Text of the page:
Definitely a Quick Fuel prior to Holley acquiring them is better. Just as a casual observation a Holley model for model costs even more with less features.
 

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Eric I read on one post where you have modified these carbs to accept adjustable Air bleeds. I need to look back and find that. Or, have you ever made a video of what you do? Also, have you done or heard of adding a secondary air bleed tube?
If you are referring to the vacuum secondary signal passage mod, where you press a slash cut brass tube into the diagonal vacuum secondary signal passage so that it sticks out 1/8" or so into the back corner of the passenger front primary venturi.....then this is absolutely THE very next thing you need to do to the carb, even before getting any kind of quickchange or adjustable cover.
Holley has quit putting this brass tube in the bigger vacuum secondary models(probably as a cost saving measure, who knows) but it really kills the secondary response. The tube sticking out with the 45° slash cut on the end facing downward turns it into a tiny booster to amp up the secondary signal.

i've seen one post about it claiming 4-5 tenths and 4 mph difference on a low 12 second car with a 770 Avenger..

Some info for you to research.
(5) Vacuum Secondary Diaphragm Signal Tube - racingfuelsystems (tapatalk.com)

There is some drilling and tapping involved, you have to source the brass tubing (hobby/craft stoke), step drilling the passage....but it isn't terribly hard. Not much different that the process of converting to screw-in bleeds

Absolutely needs to be done tho'.

Then get the Quick Fuel adjustable cover when you put it back together. I'd geuss probably want the Yellow spring in the secondary, it'll be too fast for your combination, which allows you to dial it back with the cover adjustment.

You'll likely be surprised how much better it'll feel.
 

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Discussion Starter · #12 ·
If you are referring to the vacuum secondary signal passage mod, where you press a slash cut brass tube into the diagonal vacuum secondary signal passage so that it sticks out 1/8" or so into the back corner of the passenger front primary venturi.....then this is absolutely THE very next thing you need to do to the carb, even before getting any kind of quickchange or adjustable cover.
Holley has quit putting this brass tube in the bigger vacuum secondary models(probably as a cost saving measure, who knows) but it really kills the secondary response. The tube sticking out with the 45° slash cut on the end facing downward turns it into a tiny booster to amp up the secondary signal.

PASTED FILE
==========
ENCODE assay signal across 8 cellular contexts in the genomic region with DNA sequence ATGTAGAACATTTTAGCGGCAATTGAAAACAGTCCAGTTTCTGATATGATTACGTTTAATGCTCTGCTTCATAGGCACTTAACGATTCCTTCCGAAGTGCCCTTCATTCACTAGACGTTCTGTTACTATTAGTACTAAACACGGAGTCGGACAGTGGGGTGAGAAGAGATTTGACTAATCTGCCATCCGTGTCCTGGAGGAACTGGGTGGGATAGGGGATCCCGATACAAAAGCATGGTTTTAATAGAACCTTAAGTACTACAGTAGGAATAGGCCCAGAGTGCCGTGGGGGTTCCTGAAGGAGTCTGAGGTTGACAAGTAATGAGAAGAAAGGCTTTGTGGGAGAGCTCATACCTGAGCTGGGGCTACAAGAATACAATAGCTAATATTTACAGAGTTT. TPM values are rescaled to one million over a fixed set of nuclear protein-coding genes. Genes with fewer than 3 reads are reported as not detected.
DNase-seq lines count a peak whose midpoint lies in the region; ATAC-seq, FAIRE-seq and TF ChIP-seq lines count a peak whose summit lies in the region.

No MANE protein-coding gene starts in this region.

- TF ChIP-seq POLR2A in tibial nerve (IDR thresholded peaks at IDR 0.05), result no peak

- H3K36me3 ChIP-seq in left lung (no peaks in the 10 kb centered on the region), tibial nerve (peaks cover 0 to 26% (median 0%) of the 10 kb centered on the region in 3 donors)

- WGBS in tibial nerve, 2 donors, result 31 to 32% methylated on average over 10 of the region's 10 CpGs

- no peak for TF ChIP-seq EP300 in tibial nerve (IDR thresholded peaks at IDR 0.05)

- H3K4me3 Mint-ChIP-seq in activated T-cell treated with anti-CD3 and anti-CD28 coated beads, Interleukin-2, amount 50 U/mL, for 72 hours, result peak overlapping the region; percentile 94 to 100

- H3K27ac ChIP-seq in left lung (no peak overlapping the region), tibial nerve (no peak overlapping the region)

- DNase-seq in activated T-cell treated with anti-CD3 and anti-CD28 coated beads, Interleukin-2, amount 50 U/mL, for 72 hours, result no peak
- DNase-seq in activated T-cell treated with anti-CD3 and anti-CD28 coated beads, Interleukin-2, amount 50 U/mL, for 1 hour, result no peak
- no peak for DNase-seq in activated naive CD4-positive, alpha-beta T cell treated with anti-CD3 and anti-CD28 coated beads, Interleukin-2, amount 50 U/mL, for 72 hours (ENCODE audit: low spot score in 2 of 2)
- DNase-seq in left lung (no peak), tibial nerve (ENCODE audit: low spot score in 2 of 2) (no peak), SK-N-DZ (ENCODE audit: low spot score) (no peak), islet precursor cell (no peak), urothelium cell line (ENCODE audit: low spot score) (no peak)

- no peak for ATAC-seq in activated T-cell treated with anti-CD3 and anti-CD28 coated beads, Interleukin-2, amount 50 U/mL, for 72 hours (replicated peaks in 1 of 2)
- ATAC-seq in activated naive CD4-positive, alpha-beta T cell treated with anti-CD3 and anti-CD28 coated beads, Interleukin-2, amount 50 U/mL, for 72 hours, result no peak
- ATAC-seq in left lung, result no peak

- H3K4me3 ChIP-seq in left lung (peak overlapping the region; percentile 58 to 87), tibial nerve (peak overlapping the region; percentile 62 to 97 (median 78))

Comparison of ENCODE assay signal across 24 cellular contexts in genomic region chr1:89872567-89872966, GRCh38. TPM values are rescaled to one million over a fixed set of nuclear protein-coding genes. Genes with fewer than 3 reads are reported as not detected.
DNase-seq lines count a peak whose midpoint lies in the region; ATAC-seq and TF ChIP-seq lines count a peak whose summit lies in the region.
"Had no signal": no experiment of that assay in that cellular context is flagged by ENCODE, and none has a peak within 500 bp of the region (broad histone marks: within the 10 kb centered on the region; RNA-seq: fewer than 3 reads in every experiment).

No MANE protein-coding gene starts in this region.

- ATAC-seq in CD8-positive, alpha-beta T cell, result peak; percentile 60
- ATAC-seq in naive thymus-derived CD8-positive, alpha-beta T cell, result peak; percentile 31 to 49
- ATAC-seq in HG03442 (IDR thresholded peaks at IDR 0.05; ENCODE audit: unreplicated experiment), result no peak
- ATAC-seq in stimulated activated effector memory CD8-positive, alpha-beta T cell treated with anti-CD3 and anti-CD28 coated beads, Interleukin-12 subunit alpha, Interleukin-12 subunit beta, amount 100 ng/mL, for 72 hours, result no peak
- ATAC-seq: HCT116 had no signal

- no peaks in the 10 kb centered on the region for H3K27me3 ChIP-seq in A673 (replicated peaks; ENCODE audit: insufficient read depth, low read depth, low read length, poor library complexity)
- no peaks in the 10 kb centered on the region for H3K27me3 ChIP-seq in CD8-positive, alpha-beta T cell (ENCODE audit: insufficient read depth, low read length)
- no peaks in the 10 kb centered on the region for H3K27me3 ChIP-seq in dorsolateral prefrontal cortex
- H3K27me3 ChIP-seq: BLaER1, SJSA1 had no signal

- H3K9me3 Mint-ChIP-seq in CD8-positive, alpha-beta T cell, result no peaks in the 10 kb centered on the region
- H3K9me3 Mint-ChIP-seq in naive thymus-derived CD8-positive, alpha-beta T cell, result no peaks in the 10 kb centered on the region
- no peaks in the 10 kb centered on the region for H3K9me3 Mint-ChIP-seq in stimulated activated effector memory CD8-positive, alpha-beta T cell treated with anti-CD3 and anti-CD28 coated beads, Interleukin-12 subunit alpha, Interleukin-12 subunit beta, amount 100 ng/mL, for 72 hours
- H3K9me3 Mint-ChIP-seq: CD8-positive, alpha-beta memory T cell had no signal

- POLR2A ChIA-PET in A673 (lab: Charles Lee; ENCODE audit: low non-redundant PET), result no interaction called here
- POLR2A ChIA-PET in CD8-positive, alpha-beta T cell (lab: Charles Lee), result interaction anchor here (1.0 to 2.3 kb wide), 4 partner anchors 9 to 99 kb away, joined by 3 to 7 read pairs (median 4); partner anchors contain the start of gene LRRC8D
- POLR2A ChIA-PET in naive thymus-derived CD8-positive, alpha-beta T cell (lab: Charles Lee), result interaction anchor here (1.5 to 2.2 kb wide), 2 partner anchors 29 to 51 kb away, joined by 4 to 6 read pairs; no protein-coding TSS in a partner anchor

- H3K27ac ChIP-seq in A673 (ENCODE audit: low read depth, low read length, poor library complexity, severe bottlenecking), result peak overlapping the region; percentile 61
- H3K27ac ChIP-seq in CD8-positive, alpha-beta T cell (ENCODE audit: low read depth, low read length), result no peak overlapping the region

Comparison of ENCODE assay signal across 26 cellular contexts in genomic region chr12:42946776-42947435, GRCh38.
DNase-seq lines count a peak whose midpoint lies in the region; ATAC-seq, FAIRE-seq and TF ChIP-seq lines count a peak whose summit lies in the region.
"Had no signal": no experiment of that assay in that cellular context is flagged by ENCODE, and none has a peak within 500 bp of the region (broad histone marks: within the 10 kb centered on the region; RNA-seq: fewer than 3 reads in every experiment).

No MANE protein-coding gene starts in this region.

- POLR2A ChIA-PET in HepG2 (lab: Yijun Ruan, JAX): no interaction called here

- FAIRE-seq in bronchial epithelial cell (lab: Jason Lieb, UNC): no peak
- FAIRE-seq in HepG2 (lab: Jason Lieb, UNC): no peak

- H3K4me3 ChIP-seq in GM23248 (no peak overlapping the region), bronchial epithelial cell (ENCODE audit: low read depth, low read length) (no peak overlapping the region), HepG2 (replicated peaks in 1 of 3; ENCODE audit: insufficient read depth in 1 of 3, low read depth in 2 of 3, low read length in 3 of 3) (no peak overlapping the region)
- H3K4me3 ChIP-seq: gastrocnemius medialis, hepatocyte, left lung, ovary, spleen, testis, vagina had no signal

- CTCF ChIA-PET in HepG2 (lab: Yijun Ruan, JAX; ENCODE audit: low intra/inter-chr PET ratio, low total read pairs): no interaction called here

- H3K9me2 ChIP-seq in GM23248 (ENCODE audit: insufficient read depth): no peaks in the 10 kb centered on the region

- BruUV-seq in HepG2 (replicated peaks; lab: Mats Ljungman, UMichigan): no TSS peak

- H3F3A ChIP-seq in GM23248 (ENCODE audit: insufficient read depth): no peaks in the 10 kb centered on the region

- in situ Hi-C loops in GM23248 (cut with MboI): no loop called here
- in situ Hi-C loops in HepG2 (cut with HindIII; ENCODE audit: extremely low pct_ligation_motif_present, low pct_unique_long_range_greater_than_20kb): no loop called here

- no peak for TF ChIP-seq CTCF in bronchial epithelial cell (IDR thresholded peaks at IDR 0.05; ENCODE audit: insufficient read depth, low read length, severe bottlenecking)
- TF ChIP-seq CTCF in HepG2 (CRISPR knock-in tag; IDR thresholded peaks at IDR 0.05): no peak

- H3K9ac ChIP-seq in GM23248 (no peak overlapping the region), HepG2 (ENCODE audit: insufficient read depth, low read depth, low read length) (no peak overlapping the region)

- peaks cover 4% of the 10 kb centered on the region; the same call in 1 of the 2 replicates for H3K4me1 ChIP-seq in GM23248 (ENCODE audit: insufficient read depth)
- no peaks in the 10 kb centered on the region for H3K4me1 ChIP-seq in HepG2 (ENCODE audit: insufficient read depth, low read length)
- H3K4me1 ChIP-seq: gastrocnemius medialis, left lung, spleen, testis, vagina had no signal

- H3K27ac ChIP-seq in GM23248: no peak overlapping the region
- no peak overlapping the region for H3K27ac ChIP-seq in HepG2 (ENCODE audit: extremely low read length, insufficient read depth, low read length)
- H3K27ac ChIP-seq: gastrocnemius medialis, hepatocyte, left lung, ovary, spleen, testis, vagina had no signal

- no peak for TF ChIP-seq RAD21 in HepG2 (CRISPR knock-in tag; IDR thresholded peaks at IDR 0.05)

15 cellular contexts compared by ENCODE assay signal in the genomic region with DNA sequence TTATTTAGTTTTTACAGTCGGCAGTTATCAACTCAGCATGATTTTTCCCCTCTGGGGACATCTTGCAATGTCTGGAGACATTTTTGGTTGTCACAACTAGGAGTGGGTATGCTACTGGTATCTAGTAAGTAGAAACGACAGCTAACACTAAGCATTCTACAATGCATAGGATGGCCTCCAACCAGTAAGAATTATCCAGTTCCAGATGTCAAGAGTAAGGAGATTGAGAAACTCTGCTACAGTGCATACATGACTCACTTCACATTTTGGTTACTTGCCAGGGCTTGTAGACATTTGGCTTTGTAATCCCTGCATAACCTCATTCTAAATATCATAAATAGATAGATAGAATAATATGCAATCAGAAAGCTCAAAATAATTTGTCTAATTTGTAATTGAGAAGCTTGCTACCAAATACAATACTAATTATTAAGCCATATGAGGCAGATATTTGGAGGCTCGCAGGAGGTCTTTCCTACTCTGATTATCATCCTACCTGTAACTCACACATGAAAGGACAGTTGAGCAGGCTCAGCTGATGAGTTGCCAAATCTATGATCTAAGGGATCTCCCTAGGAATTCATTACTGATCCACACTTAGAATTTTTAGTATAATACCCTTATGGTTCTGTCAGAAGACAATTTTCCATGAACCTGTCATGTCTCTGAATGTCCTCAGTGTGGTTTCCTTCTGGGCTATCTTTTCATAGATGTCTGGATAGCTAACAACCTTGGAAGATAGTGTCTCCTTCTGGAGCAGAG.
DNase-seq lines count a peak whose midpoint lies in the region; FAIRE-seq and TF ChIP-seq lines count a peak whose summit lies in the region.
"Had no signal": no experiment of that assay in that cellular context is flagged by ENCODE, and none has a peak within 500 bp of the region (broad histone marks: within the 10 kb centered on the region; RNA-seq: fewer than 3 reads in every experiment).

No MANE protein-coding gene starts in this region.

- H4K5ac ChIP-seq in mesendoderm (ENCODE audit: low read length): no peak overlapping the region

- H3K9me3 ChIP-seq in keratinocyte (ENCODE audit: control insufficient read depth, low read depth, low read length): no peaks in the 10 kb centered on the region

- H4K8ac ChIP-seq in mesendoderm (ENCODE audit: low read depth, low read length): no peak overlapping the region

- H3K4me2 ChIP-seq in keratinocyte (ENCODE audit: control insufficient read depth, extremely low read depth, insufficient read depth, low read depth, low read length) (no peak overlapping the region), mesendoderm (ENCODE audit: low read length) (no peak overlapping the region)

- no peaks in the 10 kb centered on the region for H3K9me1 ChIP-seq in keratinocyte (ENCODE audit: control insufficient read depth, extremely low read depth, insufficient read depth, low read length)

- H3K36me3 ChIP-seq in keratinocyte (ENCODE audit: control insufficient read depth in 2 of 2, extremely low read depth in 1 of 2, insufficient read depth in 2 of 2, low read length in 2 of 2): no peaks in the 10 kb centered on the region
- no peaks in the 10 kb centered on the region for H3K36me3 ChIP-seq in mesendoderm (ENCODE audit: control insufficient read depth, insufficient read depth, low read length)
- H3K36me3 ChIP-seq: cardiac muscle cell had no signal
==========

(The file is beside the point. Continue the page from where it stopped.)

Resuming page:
i've seen one post about it claiming 4-5 tenths and 4 mph difference on a low 12 second car with a 770 Avenger..

Some info for you to research.
(5) Vacuum Secondary Diaphragm Signal Tube - racingfuelsystems (tapatalk.com)

There is some drilling and tapping involved, you have to source the brass tubing (hobby/craft stoke), step drilling the passage....but it isn't terribly hard. Not much different that the process of converting to screw-in bleeds

Absolutely needs to be done tho'.

Then get the Quick Fuel adjustable cover when you put it back together. I'd geuss probably want the Yellow spring in the secondary, it'll be too fast for your combination, which allows you to dial it back with the cover adjustment.

You'll likely be surprised how much better it'll feel.
I'm going to do it this weekend. Along with a couple other tweaks. Seems to be very worth the effort. I'll be honest and say I have never verified the opening of the secondarys. Im going to assume they have a least been partially opening, but I cant say I know they are fully opening. From what i've read, a lot of people have trouble with it, even to the extent that the lightest spring still doesn't fully open them.
 

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With all this carburetor knowledge I was wondering if there was any truth to the idea that a vacuum secondary was
generally used in cars with automatic transmissions because of how vacuum secondaries open more readily with the torque multiplication process that occurs in the torque converter. and double pumpers were more responsive to manual transmissions demands for instant torque ? Sorry don't mean to hi-jack the thread it seems there a lot of knowledge here to either confirm or dispel this myth! thanks in advance for all your carburetor knowledge gentlemen .